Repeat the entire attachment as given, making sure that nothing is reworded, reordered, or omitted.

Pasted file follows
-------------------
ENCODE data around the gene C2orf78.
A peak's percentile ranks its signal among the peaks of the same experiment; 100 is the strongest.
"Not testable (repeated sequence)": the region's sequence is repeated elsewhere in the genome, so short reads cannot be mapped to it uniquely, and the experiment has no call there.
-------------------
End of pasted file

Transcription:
ENCODE data around the gene C2orf78.
A peak's percentile ranks its signal among the peaks of the same experiment; 100 is the strongest.
"Not testable (repeated sequence)": the region's sequence is repeated elsewhere in the genome, so short reads cannot be mapped to it uniquely, and the experiment has no call there.